The Rocky Mountain Elk Foundation maintains that Hunting Is Conservation. There are many vital links between hunters and conservation efforts from coast to coast.
Hunters spend much time afield and can serve as the eyes and ears for biologists and game wardens alike. State wildlife agencies often conduct post-hunt surveys by asking hunters about species they saw or did not see while hunting. Hunters also spot unethical or illegal activity and report such to wardens or game agencies.
An editorial by the Yakima Herald spells out the important role hunters play in assisting biologists and scientists as they gather more information on hoof disease that affects elk populations.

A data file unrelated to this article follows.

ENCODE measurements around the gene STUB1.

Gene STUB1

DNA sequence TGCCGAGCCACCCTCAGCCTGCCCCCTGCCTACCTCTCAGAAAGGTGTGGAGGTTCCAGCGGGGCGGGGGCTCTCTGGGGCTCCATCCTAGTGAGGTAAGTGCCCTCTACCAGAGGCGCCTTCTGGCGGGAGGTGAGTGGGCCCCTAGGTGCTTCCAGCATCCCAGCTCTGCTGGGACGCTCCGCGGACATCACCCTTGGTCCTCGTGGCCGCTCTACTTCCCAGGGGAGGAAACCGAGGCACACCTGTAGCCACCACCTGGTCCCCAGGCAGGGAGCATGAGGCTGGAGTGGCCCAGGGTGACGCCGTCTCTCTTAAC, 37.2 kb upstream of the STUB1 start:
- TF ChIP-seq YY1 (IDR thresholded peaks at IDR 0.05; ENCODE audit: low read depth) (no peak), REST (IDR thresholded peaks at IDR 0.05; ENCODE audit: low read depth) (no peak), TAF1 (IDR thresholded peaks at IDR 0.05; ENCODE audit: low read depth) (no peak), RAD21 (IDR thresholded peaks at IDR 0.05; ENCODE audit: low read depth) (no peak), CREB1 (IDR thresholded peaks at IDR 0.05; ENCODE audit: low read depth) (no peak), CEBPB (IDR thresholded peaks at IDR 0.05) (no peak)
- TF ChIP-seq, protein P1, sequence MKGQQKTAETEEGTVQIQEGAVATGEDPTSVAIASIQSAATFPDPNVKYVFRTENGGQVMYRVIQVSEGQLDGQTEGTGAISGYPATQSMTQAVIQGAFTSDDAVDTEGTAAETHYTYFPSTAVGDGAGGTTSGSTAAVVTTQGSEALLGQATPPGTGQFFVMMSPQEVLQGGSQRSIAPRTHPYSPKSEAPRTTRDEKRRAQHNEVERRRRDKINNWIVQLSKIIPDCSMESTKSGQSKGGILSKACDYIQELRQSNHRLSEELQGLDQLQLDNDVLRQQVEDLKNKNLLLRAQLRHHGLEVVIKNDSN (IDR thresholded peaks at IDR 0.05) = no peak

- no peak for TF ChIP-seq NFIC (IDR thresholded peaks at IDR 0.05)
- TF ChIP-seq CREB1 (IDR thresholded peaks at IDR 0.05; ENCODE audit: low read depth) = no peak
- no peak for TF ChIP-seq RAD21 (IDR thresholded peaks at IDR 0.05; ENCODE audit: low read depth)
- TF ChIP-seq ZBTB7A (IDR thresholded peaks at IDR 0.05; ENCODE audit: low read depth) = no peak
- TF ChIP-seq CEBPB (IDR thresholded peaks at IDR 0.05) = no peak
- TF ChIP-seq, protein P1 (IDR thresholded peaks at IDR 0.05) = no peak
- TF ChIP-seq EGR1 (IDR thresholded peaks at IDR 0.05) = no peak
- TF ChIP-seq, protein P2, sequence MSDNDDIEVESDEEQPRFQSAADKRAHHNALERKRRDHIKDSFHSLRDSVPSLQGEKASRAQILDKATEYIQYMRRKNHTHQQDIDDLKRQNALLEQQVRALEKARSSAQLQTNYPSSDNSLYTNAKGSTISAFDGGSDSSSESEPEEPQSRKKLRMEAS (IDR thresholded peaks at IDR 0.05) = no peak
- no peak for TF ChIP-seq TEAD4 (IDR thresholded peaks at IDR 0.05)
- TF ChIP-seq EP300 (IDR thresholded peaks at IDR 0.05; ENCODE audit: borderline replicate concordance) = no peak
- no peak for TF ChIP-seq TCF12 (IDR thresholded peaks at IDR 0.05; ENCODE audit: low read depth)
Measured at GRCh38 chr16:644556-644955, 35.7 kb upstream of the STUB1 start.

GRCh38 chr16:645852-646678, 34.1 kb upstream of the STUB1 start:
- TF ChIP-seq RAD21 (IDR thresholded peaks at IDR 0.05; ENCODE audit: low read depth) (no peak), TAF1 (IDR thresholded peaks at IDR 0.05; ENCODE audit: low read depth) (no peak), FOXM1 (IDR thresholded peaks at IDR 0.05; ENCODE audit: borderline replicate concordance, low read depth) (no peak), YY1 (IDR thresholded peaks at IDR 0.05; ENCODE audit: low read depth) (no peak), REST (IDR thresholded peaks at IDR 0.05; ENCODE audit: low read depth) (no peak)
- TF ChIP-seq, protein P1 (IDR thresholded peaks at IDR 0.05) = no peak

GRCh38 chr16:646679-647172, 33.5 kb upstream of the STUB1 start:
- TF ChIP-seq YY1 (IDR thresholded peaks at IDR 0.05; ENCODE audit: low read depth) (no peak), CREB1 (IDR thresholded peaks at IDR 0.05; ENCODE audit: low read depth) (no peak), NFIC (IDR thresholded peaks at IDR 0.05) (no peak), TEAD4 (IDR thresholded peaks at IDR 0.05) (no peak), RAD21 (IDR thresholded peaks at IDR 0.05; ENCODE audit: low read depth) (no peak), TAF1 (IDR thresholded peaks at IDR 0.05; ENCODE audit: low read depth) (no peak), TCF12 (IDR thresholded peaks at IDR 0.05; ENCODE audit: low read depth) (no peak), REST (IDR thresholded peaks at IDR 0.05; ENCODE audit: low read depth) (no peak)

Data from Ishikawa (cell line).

“Their efforts will depend on hunters in the field. The state has used volunteers to seek out diseased elk, and elk-hunting permit holders who fill out annual hunting reports also see a question about elk hoof disease,” the editorial states. “Hunters can perform a valuable service by helping scientists gather information to prevent further outbreaks — and perhaps find a cure.”
Wildlife managers in Washington recently found an elk infected with the crippling disease east of the Cascade Range for the first time.
(Photo source: Barbara Claybo Haight)